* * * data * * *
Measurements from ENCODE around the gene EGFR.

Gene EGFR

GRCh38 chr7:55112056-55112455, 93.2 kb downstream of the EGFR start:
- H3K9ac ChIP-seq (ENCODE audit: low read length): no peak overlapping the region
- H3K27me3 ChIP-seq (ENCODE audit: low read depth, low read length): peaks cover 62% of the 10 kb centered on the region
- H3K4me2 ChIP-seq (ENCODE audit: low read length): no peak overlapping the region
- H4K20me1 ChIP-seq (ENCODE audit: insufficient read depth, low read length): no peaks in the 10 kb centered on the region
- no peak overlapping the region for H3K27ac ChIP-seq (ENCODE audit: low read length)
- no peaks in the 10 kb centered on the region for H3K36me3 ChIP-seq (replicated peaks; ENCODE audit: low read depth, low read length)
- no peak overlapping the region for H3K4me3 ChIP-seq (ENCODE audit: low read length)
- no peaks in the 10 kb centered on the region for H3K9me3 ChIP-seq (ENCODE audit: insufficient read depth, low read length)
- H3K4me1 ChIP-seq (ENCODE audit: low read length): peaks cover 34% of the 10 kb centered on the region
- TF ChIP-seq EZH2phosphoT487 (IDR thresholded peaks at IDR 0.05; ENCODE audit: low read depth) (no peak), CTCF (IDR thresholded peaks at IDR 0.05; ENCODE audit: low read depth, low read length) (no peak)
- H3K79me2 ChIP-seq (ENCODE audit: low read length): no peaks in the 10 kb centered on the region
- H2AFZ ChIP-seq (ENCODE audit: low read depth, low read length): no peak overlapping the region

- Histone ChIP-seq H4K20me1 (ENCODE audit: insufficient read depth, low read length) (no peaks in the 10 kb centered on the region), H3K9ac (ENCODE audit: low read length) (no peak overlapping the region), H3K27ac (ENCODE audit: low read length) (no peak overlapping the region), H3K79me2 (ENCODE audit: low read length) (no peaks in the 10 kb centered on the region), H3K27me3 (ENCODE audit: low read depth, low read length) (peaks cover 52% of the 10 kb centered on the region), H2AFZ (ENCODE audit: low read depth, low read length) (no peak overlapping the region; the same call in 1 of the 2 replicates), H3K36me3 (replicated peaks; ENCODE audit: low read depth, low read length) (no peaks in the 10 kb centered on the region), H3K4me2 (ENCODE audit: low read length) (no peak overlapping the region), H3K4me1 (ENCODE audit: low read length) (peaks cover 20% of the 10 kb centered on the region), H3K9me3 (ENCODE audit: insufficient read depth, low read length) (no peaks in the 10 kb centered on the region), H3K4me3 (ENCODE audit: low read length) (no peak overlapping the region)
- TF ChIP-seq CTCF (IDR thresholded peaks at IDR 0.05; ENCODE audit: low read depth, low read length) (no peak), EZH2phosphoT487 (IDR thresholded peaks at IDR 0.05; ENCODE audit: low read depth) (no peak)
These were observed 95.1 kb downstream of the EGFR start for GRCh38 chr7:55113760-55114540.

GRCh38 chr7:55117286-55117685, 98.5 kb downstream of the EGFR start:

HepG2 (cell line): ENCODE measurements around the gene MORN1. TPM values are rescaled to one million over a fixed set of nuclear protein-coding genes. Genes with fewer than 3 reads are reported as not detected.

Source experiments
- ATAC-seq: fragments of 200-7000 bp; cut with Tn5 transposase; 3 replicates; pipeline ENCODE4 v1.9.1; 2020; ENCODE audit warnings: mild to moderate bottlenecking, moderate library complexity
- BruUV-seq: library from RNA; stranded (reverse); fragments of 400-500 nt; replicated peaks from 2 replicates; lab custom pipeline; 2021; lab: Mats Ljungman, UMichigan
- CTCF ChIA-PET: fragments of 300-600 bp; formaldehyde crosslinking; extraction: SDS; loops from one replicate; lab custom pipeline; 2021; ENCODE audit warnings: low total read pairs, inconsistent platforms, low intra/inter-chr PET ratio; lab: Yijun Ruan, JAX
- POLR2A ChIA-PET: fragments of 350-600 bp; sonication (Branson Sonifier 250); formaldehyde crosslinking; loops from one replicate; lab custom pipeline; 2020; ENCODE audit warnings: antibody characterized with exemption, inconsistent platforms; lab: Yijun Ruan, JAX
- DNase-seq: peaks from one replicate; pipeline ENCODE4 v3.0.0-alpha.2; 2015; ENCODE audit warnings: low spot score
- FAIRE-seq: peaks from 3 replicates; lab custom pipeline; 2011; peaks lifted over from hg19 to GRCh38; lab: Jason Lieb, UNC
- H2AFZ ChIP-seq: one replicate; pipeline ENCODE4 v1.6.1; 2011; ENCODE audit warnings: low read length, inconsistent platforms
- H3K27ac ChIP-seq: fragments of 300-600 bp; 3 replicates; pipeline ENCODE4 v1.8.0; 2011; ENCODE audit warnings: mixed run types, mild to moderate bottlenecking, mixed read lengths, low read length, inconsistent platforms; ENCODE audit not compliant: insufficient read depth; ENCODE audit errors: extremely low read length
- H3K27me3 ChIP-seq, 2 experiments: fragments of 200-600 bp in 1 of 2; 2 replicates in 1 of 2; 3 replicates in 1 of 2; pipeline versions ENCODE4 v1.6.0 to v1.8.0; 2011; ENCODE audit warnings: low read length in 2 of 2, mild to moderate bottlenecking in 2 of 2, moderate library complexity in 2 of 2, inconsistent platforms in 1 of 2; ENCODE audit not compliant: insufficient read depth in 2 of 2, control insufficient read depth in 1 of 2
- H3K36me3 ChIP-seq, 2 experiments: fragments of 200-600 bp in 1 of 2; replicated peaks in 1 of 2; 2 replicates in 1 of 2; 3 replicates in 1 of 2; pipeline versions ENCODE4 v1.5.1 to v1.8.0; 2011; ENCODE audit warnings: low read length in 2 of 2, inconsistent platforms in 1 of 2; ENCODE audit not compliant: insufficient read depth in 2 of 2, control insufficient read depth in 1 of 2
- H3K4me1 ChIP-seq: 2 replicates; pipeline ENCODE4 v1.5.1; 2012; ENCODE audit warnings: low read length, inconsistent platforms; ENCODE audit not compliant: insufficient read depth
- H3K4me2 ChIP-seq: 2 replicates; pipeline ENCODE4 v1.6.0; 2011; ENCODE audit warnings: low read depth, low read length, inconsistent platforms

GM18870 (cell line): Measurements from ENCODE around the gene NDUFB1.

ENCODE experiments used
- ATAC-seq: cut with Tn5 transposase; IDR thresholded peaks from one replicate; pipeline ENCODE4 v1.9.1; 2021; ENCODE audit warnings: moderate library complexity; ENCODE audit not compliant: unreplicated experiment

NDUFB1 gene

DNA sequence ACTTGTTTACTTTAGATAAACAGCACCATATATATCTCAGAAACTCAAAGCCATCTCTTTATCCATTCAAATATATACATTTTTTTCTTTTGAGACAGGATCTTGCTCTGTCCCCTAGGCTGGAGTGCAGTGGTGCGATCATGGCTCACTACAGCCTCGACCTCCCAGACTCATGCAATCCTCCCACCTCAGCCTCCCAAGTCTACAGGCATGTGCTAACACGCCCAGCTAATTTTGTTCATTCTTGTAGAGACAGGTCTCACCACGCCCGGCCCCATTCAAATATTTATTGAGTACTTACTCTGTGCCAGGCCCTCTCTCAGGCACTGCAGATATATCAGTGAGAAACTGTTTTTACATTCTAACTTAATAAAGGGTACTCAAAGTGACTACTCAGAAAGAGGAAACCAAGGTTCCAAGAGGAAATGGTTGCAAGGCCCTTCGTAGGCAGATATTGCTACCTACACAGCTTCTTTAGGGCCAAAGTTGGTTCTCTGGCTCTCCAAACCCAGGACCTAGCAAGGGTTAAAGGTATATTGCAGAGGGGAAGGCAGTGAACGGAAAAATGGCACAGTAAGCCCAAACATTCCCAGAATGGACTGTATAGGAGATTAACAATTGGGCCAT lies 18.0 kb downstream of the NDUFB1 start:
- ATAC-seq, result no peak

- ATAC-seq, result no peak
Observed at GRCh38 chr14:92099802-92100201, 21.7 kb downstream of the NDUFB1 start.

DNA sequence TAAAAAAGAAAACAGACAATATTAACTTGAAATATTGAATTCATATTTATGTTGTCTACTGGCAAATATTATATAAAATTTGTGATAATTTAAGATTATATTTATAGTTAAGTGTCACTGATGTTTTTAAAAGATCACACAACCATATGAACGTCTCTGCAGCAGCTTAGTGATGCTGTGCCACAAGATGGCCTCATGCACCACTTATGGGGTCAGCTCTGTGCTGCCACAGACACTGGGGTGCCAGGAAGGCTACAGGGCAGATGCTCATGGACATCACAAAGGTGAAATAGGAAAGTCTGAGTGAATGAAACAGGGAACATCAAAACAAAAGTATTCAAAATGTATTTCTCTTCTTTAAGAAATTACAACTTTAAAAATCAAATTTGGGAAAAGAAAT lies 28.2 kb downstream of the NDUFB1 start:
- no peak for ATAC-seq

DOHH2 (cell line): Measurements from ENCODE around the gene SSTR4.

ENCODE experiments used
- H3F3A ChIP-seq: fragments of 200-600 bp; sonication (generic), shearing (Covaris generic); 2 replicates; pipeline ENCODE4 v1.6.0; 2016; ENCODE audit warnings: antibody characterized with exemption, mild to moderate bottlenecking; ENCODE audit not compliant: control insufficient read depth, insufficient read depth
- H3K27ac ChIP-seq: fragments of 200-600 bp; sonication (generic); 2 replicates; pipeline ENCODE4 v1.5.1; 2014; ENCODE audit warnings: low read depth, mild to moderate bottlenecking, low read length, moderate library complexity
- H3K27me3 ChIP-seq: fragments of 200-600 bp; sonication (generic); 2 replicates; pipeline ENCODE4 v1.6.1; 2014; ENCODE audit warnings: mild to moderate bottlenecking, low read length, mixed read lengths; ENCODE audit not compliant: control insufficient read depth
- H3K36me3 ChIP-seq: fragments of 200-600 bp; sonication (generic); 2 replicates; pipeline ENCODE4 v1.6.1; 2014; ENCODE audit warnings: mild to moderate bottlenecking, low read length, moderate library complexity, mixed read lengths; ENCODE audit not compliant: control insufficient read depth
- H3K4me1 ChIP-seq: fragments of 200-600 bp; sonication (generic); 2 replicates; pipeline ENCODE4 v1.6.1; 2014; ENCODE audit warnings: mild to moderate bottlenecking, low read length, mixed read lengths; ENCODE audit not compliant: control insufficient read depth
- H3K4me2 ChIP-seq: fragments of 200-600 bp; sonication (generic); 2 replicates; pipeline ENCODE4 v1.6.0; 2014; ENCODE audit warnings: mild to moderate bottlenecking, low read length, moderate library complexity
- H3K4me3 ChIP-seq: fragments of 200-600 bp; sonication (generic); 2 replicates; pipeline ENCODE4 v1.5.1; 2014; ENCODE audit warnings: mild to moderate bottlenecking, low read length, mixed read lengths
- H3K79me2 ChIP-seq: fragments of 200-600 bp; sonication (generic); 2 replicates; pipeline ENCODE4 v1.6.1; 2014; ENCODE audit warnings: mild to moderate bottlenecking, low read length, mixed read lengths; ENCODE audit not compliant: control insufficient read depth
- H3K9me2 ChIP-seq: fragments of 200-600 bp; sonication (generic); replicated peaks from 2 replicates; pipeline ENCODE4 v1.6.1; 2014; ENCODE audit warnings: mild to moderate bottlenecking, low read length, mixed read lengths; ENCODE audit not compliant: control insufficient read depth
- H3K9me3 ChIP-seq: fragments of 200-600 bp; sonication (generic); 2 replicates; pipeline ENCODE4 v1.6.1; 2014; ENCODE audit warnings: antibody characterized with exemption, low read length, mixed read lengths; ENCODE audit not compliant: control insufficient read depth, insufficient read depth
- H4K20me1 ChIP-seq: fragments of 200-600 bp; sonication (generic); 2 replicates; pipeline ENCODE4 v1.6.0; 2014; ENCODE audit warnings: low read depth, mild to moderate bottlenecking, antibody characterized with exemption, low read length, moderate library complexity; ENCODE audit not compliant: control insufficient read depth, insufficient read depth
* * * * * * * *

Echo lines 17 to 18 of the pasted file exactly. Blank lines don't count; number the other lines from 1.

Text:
- TF ChIP-seq CTCF (IDR thresholded peaks at IDR 0.05; ENCODE audit: low read depth, low read length) (no peak), EZH2phosphoT487 (IDR thresholded peaks at IDR 0.05; ENCODE audit: low read depth) (no peak)
These were observed 95.1 kb downstream of the EGFR start for GRCh38 chr7:55113760-55114540.